Blockchain offers an opportunity to rethink a new business model for all of entertainment, including the music industry
While blockchain technology isn’t yet gaining widespread adoption, it’s poised to disrupt a variety of industries, including the entertainment industry. In the music and entertainment industry, major labels have increasingly monopolized the content, and artists are looking for new options to monetize their works. Streaming services, for example, have become a thorn in the side of independent creators, who struggle to pitch their ideas to investors and gain a foothold in the industry.
A nonprofit called Open Music Initiative is exploring the use of blockchain in the music industry. The group believes that blockchain can increase transparency and deepen data insights, while helping artists and producers get paid fairly. It is also working with vip roll companies such as Soundcloud and Red Bull Media to develop an open-source protocol for the music industry.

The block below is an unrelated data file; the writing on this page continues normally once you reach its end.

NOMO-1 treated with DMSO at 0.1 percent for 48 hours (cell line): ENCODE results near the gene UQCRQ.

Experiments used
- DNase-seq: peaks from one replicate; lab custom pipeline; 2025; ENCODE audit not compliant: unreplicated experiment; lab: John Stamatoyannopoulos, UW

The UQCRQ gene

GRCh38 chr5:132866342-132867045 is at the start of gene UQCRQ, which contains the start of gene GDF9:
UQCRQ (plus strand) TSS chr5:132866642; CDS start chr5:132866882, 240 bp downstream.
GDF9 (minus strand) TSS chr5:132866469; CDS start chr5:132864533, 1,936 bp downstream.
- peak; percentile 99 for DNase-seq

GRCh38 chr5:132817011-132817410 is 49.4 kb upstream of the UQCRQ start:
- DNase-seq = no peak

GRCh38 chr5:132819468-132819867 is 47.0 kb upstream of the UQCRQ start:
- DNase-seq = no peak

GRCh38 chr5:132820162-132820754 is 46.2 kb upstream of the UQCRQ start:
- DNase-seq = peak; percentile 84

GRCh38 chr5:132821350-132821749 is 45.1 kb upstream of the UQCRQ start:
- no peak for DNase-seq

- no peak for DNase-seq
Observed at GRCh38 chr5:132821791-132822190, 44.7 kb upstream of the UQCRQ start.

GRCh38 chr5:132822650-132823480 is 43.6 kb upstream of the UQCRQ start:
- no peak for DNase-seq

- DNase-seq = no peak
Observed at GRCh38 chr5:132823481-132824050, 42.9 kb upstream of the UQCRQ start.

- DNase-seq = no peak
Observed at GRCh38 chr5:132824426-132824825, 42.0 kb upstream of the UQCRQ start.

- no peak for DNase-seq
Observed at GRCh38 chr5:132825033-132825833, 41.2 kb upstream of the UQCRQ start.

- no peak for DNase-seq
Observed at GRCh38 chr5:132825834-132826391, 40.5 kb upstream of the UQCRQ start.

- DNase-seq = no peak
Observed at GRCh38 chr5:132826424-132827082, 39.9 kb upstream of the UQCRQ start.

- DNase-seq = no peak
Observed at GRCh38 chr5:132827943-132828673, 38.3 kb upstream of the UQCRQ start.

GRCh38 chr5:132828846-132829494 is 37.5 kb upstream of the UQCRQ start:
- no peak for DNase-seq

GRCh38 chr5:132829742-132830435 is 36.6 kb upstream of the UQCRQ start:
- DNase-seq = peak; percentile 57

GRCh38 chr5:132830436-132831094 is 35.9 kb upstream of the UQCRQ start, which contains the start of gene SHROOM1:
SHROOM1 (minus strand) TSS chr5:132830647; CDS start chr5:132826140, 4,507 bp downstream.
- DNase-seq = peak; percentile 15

Recorded music revenues have held up relatively well during the COVID-19 pandemic
Despite the global COVID-19 pandemic, recorded music revenues have been holding up relatively well. The “Majors,” which include Warner Music Group and Universal Music Group, have increased their share of the music market in recent years. These companies have seen an increase in streaming revenues that more than offset the decline in CD sales over the last 15 years. Despite the decline, music revenue has been nearing or surpassing its 1999 peak of $14.6 billion.
The impact on music has been less pronounced than many had expected. Though there have been a few disruptions to streaming services, the overall growth of music consumption is expected to increase in 2020. This is good news for the music industry, as it will boost underlying trends in the sector.